Firewood is measured and sold in units called cords. A “full” cord measures 1.2 m x 1.2 m x 2.4 m (4 ft. x 4 ft. x 8 ft.) and is the official, standard firewood measure. However, 1.2 m (4 ft.) pieces are never used for home heating. Other terms, such as face cord, stove cord or furnace cord are used to describe a stack of wood measuring 1.2 m (4 ft.) high, 2.4 m (8 ft.) long with a piece length shorter than 1.2 m (4 ft.). The most common firewood piece length is 400 mm (16 in.), or one-third of a full cord, but other lengths are also sold.
Density of Common Tree Species
Here is a list of the tree species commonly used for firewood. Those at the top of the list are hardest and those at the bottom of the list are the softest.
The various terms and cord measures can be confusing when you are purchasing firewood. If you want to compare prices from several suppliers, take a tape measure to the dealers’ yards and measure the average piece length. If the dealer does not price the wood in the standard full cord measure, convert the price to this basic unit. Here are some examples to illustrate the conversion.
Dealer A sells what he calls a “face cord” for $55. You find that the pile is 4 ft. high and 8 ft. long, with an average piece length of 16 in. Divide this length (16 in.) into the full cord length of 48 in. and multiply by the price.
48 ÷ 16 = 3 x $55 = $165.
Therefore, dealer A sells firewood for $165 per cord.
Dealer B sells what he calls a “stove cord” for $45. It is a pile measuring 4 ft. by 8 ft.
with an average length of 12 in. The calculation is:
48 ÷ 12 = 4 x $45 = $180.
Therefore, dealer B sells firewood for $180 per cord.
Dealer C sells a 4 ft. x 8 ft. x 18 in “face cord” for $60. The result is:
48 ÷ 18 = 2.66 x $60 = $159.60
Therefore, dealer C sells firewood for $159.60 per cord.
Tips on Buying Firewood
If possible, avoid buying firewood in units that cannot be related to the standard full cord. Pickup truck loads and station wagon loads are impossible to measure and can be more expensive than cord measures of wood. You can usually find firewood dealers in the yellow pages of the telephone directory or by referral from neighbors who purchase firewood. If possible, go to the supplier’s yard and see the wood before you buy. Measure the average piece length to be sure it will fit in your appliance and check that all pieces are close to the same length. Look for a range of piece sizes, with no pieces larger than 150 mm (6 in.) in diameter. If you want to process the firewood yourself, you could consider buying the wood in log lengths or getting a fuel wood permit from the local office of your provincial natural resources ministry. Sawmills may also have cut-offs, slabs and cull logs that they will sell for firewood. You can save money by processing the firewood yourself. Get together with neighbors, buy a large truckload, rent a splitter and process the wood cooperatively.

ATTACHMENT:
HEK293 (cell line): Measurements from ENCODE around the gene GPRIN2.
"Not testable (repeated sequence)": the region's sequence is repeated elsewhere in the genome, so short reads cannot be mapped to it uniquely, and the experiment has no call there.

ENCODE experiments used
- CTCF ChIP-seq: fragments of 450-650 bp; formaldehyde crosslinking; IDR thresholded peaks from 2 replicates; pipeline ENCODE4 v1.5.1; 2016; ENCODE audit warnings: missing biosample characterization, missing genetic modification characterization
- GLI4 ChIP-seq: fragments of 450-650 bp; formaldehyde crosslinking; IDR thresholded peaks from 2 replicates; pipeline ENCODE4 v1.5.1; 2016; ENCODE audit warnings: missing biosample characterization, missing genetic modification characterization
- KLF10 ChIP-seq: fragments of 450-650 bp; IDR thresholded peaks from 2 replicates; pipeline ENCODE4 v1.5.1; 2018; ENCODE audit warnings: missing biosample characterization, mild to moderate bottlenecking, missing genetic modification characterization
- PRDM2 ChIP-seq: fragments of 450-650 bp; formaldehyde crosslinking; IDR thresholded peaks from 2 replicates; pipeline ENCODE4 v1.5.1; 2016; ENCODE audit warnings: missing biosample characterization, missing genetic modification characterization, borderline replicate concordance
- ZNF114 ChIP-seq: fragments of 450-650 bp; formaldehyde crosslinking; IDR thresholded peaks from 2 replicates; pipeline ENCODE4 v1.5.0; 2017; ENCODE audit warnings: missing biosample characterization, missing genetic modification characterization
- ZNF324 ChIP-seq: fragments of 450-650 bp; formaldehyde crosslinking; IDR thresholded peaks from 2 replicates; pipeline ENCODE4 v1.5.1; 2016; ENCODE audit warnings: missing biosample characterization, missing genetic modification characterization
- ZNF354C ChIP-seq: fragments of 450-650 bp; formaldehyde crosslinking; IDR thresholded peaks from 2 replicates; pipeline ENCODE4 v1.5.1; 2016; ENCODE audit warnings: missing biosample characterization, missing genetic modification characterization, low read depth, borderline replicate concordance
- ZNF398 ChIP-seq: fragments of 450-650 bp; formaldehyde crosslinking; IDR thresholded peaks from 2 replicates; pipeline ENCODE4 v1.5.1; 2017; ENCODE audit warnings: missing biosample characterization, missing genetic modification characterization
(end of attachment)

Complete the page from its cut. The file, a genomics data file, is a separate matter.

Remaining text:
How Much is Enough?
Only experience will tell you how much wood you will need for a winter’s supply. A medium-sized modern home, if heated exclusively with wood, would need between two and four full cords. In the same house, a space heater used for part of the heating load may use only one or two full cords, while reducing conventional fuel use by more than 50 per cent. Considerably more wood will be needed in very cold areas, in large, leaky houses, or where softwoods are used. Properly-stored firewood will not rot in a year, so buying a little extra is a good idea.
Buying and Storing Pellet Fuel
Pellet fuel is normally purchased in 18 kg (40 lb.) plastic bags. Householders who heat full time in winter with pellet stoves or furnaces usually buy their pellets by the ton and have it delivered in the fall. Wood pellets should be stored indoors and be kept off concrete floors on skids. If pellet fuel is exposed to moisture the pellets swell up and become unusable. Before accepting a shipment of pellets, check the contents of a sample bag to see that the pellets retain their shiny outer surface, indicating that they have not been exposed to moisture.